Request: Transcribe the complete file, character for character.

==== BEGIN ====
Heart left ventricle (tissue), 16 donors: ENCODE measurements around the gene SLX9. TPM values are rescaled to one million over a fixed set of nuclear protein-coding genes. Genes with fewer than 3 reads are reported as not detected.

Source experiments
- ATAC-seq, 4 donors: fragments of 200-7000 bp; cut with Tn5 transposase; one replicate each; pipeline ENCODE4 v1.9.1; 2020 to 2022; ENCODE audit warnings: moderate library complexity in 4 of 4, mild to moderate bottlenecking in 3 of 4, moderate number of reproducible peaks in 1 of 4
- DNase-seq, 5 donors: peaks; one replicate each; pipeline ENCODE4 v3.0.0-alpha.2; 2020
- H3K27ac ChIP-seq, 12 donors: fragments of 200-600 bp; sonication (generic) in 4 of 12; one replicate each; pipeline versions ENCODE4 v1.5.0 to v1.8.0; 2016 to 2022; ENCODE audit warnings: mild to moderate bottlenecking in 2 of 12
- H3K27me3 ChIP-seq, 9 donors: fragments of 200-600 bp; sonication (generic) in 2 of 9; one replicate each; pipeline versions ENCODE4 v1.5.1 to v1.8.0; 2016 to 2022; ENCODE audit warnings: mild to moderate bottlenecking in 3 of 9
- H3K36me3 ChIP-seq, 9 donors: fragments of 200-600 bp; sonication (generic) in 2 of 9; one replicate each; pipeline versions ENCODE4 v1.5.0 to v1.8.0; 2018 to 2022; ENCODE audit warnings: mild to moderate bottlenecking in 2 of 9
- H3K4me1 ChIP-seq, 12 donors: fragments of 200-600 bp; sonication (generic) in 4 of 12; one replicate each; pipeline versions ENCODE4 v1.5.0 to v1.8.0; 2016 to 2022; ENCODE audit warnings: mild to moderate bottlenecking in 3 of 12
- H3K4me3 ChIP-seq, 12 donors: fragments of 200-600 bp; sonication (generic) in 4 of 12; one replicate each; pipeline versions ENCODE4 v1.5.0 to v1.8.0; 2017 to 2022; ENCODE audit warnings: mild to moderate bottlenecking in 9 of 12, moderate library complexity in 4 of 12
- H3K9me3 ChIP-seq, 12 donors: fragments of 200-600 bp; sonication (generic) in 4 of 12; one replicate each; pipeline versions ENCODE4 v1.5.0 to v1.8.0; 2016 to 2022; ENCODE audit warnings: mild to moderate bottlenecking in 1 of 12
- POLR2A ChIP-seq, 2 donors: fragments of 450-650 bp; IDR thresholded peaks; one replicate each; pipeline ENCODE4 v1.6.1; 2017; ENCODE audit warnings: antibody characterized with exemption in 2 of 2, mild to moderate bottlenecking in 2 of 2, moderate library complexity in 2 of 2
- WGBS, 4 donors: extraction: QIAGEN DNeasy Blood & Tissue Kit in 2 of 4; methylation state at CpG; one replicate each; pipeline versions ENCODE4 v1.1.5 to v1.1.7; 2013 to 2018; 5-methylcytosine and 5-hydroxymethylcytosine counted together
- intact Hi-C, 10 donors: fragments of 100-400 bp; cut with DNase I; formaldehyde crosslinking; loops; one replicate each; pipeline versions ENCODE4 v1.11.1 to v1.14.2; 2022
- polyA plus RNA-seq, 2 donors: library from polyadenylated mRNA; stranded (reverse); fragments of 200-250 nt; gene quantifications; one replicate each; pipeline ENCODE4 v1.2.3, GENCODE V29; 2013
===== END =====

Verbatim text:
Heart left ventricle (tissue), 16 donors: ENCODE measurements around the gene SLX9. TPM values are rescaled to one million over a fixed set of nuclear protein-coding genes. Genes with fewer than 3 reads are reported as not detected.

Source experiments
- ATAC-seq, 4 donors: fragments of 200-7000 bp; cut with Tn5 transposase; one replicate each; pipeline ENCODE4 v1.9.1; 2020 to 2022; ENCODE audit warnings: moderate library complexity in 4 of 4, mild to moderate bottlenecking in 3 of 4, moderate number of reproducible peaks in 1 of 4
- DNase-seq, 5 donors: peaks; one replicate each; pipeline ENCODE4 v3.0.0-alpha.2; 2020
- H3K27ac ChIP-seq, 12 donors: fragments of 200-600 bp; sonication (generic) in 4 of 12; one replicate each; pipeline versions ENCODE4 v1.5.0 to v1.8.0; 2016 to 2022; ENCODE audit warnings: mild to moderate bottlenecking in 2 of 12
- H3K27me3 ChIP-seq, 9 donors: fragments of 200-600 bp; sonication (generic) in 2 of 9; one replicate each; pipeline versions ENCODE4 v1.5.1 to v1.8.0; 2016 to 2022; ENCODE audit warnings: mild to moderate bottlenecking in 3 of 9
- H3K36me3 ChIP-seq, 9 donors: fragments of 200-600 bp; sonication (generic) in 2 of 9; one replicate each; pipeline versions ENCODE4 v1.5.0 to v1.8.0; 2018 to 2022; ENCODE audit warnings: mild to moderate bottlenecking in 2 of 9
- H3K4me1 ChIP-seq, 12 donors: fragments of 200-600 bp; sonication (generic) in 4 of 12; one replicate each; pipeline versions ENCODE4 v1.5.0 to v1.8.0; 2016 to 2022; ENCODE audit warnings: mild to moderate bottlenecking in 3 of 12
- H3K4me3 ChIP-seq, 12 donors: fragments of 200-600 bp; sonication (generic) in 4 of 12; one replicate each; pipeline versions ENCODE4 v1.5.0 to v1.8.0; 2017 to 2022; ENCODE audit warnings: mild to moderate bottlenecking in 9 of 12, moderate library complexity in 4 of 12
- H3K9me3 ChIP-seq, 12 donors: fragments of 200-600 bp; sonication (generic) in 4 of 12; one replicate each; pipeline versions ENCODE4 v1.5.0 to v1.8.0; 2016 to 2022; ENCODE audit warnings: mild to moderate bottlenecking in 1 of 12
- POLR2A ChIP-seq, 2 donors: fragments of 450-650 bp; IDR thresholded peaks; one replicate each; pipeline ENCODE4 v1.6.1; 2017; ENCODE audit warnings: antibody characterized with exemption in 2 of 2, mild to moderate bottlenecking in 2 of 2, moderate library complexity in 2 of 2
- WGBS, 4 donors: extraction: QIAGEN DNeasy Blood & Tissue Kit in 2 of 4; methylation state at CpG; one replicate each; pipeline versions ENCODE4 v1.1.5 to v1.1.7; 2013 to 2018; 5-methylcytosine and 5-hydroxymethylcytosine counted together
- intact Hi-C, 10 donors: fragments of 100-400 bp; cut with DNase I; formaldehyde crosslinking; loops; one replicate each; pipeline versions ENCODE4 v1.11.1 to v1.14.2; 2022
- polyA plus RNA-seq, 2 donors: library from polyadenylated mRNA; stranded (reverse); fragments of 200-250 nt; gene quantifications; one replicate each; pipeline ENCODE4 v1.2.3, GENCODE V29; 2013